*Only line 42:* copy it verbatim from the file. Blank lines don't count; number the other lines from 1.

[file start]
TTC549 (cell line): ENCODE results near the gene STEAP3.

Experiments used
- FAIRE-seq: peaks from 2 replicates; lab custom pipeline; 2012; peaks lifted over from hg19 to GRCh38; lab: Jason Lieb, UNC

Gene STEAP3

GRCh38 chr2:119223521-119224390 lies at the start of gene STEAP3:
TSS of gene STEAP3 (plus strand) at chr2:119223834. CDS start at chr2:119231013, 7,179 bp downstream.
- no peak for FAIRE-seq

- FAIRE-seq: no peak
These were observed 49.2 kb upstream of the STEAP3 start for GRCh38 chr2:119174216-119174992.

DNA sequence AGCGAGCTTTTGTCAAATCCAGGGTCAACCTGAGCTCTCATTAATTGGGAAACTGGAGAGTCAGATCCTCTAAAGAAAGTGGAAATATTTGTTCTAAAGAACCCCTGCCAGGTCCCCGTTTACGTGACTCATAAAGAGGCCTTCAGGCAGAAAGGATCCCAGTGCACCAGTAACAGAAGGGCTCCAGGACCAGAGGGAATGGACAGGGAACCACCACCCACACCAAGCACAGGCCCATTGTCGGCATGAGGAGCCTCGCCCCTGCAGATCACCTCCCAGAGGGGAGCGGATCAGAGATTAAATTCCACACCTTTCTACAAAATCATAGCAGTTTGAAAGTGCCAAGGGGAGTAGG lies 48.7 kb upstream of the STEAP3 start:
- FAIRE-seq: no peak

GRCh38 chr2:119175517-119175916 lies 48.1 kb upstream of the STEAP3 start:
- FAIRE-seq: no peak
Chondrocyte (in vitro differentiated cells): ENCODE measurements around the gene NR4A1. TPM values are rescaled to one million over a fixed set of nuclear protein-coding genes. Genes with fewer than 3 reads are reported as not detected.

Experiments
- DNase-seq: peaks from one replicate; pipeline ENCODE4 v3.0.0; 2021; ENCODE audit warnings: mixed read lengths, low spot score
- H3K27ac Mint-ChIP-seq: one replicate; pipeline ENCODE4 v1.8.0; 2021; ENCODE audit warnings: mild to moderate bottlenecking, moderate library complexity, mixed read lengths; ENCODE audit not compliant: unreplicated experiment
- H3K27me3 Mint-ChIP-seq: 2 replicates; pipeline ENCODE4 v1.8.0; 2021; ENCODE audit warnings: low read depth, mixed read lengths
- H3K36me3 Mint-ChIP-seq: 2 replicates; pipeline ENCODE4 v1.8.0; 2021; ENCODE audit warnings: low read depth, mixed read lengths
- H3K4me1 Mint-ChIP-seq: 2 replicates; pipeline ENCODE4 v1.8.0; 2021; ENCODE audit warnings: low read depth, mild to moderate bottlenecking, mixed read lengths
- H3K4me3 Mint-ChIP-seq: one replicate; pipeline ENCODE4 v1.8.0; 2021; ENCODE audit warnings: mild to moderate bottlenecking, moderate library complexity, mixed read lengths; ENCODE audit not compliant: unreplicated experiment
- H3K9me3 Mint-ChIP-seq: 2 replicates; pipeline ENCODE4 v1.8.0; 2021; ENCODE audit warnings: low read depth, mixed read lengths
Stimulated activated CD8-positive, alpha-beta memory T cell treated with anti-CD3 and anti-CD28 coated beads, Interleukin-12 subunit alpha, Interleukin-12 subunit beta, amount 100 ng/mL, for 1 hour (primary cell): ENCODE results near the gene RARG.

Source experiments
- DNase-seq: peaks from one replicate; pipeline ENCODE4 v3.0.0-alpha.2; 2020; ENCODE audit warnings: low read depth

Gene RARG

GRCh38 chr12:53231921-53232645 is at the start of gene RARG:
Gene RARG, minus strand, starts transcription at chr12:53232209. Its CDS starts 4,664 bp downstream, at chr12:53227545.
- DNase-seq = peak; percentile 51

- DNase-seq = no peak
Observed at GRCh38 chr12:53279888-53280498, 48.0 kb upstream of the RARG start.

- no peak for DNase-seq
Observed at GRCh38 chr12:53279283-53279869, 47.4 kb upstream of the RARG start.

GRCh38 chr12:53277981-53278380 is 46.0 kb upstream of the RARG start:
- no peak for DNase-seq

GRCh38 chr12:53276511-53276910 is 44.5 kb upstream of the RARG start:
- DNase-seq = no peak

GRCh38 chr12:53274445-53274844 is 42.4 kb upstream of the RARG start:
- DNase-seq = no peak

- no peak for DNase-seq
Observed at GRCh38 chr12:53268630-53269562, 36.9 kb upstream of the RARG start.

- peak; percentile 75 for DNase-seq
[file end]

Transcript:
- peak; percentile 75 for DNase-seq